Wall Street groups contest CFTC cross-border guidelines

Wed Dec 4, 2013 6:03pm EST
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By Emily Stephenson and Sarah N. Lynch

WASHINGTON (Reuters) - Three Wall Street trade groups sued the U.S. Commodity Futures Trading Commission on Wednesday in hopes of beating back tough overseas trading guidelines they fear could hurt markets and cut profits.

The groups accused the CFTC in their lawsuit of avoiding a rigorous rulemaking process, tacking changes on to the guidelines without seeking public input, and failing to study economic impacts of the regulation and its costs to industry.

They also said the lawsuit aims to stop the CFTC from what they described as an "unceasing effort" to seize authority over the global swaps market by publishing hasty, unpredictable advisory documents instead of issuing formal rules.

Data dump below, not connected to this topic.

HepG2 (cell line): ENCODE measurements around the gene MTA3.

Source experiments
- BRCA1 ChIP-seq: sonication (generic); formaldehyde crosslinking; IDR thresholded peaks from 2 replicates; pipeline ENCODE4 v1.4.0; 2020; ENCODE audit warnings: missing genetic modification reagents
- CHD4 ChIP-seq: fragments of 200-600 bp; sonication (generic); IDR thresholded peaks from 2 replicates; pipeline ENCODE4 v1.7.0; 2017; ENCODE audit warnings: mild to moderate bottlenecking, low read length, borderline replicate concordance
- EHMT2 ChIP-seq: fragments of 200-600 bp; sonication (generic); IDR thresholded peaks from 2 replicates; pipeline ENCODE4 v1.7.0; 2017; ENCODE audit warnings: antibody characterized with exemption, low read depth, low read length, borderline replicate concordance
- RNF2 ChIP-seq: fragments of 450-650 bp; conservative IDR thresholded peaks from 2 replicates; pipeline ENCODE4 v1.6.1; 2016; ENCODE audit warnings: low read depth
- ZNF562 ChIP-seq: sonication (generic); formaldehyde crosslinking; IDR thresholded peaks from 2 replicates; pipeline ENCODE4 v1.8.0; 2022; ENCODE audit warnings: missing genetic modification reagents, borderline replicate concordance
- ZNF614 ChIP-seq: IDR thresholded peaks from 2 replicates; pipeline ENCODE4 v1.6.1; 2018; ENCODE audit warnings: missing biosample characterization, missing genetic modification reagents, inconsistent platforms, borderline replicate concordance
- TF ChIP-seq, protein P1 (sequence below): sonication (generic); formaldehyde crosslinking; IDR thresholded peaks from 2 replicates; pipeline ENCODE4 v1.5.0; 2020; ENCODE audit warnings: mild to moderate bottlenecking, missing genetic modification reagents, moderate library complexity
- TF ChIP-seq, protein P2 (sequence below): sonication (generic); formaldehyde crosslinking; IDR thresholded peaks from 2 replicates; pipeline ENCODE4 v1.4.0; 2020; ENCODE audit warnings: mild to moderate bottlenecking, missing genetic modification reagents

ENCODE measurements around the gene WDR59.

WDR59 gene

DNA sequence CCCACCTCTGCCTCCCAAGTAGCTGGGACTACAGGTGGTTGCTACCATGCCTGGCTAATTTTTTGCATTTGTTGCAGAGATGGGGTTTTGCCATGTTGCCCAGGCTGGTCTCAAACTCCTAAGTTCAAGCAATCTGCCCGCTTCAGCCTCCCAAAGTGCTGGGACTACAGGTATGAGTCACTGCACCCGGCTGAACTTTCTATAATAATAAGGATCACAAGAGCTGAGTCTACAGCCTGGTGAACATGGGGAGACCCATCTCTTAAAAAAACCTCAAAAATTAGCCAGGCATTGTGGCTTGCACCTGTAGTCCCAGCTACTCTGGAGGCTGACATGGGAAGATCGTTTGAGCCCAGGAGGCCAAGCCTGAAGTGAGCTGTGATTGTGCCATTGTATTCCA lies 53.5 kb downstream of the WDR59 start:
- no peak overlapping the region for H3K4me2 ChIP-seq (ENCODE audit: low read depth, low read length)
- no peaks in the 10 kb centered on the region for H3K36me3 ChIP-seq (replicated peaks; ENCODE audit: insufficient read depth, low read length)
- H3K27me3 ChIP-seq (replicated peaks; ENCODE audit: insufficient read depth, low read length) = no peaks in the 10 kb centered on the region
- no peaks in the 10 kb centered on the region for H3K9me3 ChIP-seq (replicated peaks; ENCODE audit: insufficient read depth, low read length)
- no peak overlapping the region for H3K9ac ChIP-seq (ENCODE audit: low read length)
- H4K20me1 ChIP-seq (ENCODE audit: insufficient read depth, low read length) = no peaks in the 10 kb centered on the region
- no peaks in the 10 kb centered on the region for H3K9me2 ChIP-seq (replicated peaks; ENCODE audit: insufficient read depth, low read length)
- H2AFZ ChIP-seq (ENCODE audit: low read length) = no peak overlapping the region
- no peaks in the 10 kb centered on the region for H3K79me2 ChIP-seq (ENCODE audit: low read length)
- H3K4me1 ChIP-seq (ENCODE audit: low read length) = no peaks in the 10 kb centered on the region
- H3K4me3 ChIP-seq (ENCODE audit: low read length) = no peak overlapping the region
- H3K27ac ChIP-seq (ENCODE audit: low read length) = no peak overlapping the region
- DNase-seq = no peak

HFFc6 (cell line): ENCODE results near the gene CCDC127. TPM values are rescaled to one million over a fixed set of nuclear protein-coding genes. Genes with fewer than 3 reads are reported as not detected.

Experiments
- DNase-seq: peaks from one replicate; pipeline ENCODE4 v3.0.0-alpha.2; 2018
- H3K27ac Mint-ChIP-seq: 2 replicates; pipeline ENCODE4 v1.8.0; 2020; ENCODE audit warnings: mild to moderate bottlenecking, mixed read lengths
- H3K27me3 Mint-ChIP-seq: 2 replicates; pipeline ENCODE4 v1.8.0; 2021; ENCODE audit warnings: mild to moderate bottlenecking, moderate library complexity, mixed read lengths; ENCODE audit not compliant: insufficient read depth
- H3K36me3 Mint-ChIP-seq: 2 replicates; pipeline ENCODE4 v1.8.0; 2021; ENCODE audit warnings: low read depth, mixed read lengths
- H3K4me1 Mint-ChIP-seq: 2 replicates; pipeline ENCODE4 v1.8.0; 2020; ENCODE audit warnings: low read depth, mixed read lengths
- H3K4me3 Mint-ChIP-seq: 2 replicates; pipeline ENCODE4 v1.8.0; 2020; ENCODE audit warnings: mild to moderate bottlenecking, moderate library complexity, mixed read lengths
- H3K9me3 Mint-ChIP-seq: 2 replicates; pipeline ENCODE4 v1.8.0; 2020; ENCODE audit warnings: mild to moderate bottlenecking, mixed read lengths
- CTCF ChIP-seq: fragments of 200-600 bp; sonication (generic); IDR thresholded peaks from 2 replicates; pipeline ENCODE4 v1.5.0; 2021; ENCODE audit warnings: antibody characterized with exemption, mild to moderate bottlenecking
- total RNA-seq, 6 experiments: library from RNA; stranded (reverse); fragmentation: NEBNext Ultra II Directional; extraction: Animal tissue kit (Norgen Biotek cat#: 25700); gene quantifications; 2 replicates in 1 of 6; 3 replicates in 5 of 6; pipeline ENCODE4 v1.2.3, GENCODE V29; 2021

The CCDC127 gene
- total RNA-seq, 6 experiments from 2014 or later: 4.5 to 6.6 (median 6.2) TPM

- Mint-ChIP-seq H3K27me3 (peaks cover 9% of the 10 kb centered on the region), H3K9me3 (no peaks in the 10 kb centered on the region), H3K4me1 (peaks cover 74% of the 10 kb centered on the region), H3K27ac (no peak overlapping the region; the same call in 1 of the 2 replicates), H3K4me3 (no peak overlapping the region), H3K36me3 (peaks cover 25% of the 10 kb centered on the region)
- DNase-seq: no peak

"This action, which has been taken so far outside the bounds of normal regulatory course ... needs to be addressed through the court system," Judd Gregg, chief executive of the Securities Industry and Financial Markets Association (SIFMA), told Reuters.

SIFMA, the International Swaps and Derivatives Association (ISDA) and the Institute of International Bankers (IIB) filed the suit in U.S. District Court for the District of Columbia.

A spokesman for the CFTC did not have an immediate comment.

The CFTC, the nation's top swaps regulator, was required by the 2010 Dodd-Frank law to write dozens of rules bringing the $630 trillion market under federal oversight for the first time. Regulators were also instructed to determine how their rules should apply to U.S. companies with operations overseas.

The issue sparked a trans-Atlantic conflict with banks and European regulators who did not want companies to have to comply with both U.S. and foreign rules.   Continued...

Gary Gensler, chairman of the Commodity Futures Trading Commission (CFTC), listens during an interview with Reuters in London October 2, 2012. REUTERS/Simon Newman